<br /> Lee Letter: n804

Washington and Lee University

Sender: Richard Henry Lee
Recipient: James Madison

Dear Sir

Two days ago, and not sooner, your favor of March the
20th1 was deliverd to me, so that you find
it has been more than two months travelling thus far. It seems to me
that our Assembly were influenced more by the letter than the spirit of
the Confederation. The consequence will certainly be, if our meetings
are slow as usual, that Virginia will be unrepresented for some time
after the federal year commences.2 Tho no
great mischief arises from this, the appearance is not so handsome as
it should be; besides that it partakes too much of that too common
inattention to the great Council of the U.S. upon the wise conduct of
which so much depends.

I am very happy to see by the Newspapers that the business of opening
Potomac goes on so well. Tis certainly an object of great consequence
to extend our internal navigation. Concerning James river I have heard
nothing.3 When I was in our Assembly it
appeard to me rather to be the wish, than otherwise, that Kentucky
should apply for separation – And I should suppose that if, when they
found themselves compitent to the business of Self Government, they
properly applied to our Assembly, no good objection could be made to a
separation – For they have, & will remain for a long time, if not
always, more expence than profit to the rest of the
country.4 Washington County seems to be
stimulated by a troublesome person who for self aggrandisement appears
willg. to dismember that part also, & join with the Revolters from
N. Carolina. This last seems to merit the wise & firm attention of
Government & the Legislature.5 We have,
after much debate indeed, & great waste of time, at last pass’d an
Ordinance for disposing of such part of the Lands N. W of the Ohio as
belongs to the U.S. & have been purchased of the Indians. If this
proves agreeable to the public, it will extinguish about 10 Millions of
the pub debt. And the remaining lands, going southward to the
Mississippi, will nearly discharge all the domestic debt – Besides the
probable prospect that we have of considerable cessions from N & S.
Carolina & Georgia. This Source does indeed deserve our warmest
cultivation as it seems to be almost the only one that we have for
discharging our oppressive debt. Dr. Franklin has leave to retire, Mr.
Jefferson remains in France – And Mr. J. Adams is sent to London. If the
Court of this last country is sincere, we may expect an amicable &
easy settlement of existing differences between us. The Minister (Mr.
Pitt) does appear willing to be liberal in Commercial regulations, but
the avaricious spirit of Commerce that is so great every where, but
which in England has ever been excessive, opposes his views – And so we
find it is in France, for the Marquis de La Fayette writes that the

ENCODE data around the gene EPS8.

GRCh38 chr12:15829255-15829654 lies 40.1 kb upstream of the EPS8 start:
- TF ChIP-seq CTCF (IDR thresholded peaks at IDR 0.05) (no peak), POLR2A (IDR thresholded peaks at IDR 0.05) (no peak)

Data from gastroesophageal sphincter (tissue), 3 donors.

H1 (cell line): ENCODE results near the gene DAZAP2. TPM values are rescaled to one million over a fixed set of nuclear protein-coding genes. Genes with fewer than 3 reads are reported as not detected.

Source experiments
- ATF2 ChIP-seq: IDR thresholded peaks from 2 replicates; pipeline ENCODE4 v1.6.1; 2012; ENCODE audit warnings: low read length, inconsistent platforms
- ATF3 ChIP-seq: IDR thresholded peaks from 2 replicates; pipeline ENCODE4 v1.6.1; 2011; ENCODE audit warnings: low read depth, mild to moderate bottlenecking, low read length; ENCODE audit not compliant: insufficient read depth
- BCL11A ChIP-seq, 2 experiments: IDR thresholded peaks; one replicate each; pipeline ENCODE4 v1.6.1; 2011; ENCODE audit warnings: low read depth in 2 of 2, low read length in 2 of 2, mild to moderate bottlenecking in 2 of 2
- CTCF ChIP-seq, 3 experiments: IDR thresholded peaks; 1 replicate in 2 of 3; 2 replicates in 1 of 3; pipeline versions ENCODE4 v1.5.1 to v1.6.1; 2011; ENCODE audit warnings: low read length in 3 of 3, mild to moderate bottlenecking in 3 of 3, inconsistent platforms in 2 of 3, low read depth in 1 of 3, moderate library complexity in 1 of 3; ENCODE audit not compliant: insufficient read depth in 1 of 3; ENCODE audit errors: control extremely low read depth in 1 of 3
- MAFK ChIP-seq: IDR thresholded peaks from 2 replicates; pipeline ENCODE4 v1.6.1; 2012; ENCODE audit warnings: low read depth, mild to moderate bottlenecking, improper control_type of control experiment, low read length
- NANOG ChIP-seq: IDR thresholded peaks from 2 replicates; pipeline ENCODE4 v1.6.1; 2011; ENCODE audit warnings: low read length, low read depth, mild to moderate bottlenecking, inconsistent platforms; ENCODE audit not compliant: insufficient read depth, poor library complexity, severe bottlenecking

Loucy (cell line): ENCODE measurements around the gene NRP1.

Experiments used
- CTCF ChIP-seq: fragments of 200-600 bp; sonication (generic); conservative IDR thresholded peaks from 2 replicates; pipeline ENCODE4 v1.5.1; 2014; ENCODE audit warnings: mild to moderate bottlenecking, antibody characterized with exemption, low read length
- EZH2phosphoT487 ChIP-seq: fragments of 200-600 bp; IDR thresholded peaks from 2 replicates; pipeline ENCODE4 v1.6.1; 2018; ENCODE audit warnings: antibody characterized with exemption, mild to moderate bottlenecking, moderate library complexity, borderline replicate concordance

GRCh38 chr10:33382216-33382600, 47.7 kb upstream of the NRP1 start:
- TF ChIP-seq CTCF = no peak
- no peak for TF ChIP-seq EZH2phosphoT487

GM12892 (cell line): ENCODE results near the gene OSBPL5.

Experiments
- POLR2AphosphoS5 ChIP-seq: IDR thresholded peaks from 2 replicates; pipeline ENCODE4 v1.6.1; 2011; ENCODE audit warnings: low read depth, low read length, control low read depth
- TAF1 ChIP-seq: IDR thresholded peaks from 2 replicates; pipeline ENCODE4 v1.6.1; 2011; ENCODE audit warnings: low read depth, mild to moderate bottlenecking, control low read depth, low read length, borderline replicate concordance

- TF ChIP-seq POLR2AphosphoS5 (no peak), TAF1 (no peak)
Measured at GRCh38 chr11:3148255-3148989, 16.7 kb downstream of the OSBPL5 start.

advantages already granted us are most violently exclaimed against by
the Trading people of the Kingdom.6 Mr
Gardoque (who calls himself Plenepotentiary Charged with Affairs is
arrived at Phila. and we expect him soon
here – So that we shall quickly know whether
he can or will do any thing conclusive concerning the Navigation of
Mississippi.7 He reports a great scarcity of provisions at the Havannah,
but yet we dont hear of the ports of that Island being opened to us for
supply. It is reported that the frigate which brought him is taking in
flower. The American enterprise has been well markt by a short and
successful Voyage made from hence to Canton in China. The Chinese were
kind to our people and glad to see a new Source of Commerce opened to
them from a New People, as they called us. The Europeans there were
civil but astonished at the rapidity of our movements, especially the
English. I fear that our Countrymen will overdo this business – For now
there appears every where a Rage for East India Voyages. So that the
variety of means may defeat the Attainment of the concurrent end – A
regulated & useful commerce with that part of the World. It seems
very questionable now whether Congress will adjourn or not this
Year – if they do, it will not be until late in August. Inattention,
Sickness, and a variety of causes occasion business to go on very
slowly. I8

Notes:

Receiver’s copy, Madison Papers, Library of Congress.

1 Not found.

2 For the Virginia assembly’s willingness to tolerate a delay each fall in
the attendance of its congressional delegates, see Lee to Madison,
November 26, 1784, note 2.

3 For developments on the establishment of, and solicitation of subscriptions
for, the James River and Potomac River companies, enterprises in
which George Washington was heavily involved, see Washington, Papers
(Abbot), Confederation Series, 2:88 – 96, 165 – 68, 235 – 46, 261 – 65, 360 – 66, 379 – 82, 447 – 48, 547 – 48, 562 – 67.

4 See William Grayson to Madison, August 21, note 5.

5 For the steps taken by Virginia in the fall to counter the proposals of
Arthur Campbell and other separatists along its frontiers, see Samuel
Hardy to Patrick Henry, January 17, note 1. See also Richard Dobbs
Spaight to Richard Caswell, June 5, note 1.

6 For Lee’s response to Lafayette’s intelligence and observations on the
prospects for Franco-American trade, see Lee to Lafayette, June 11,
1785.

7 See Lee to John Adams, May 28, note 2.

8 Remainder of manuscript missing.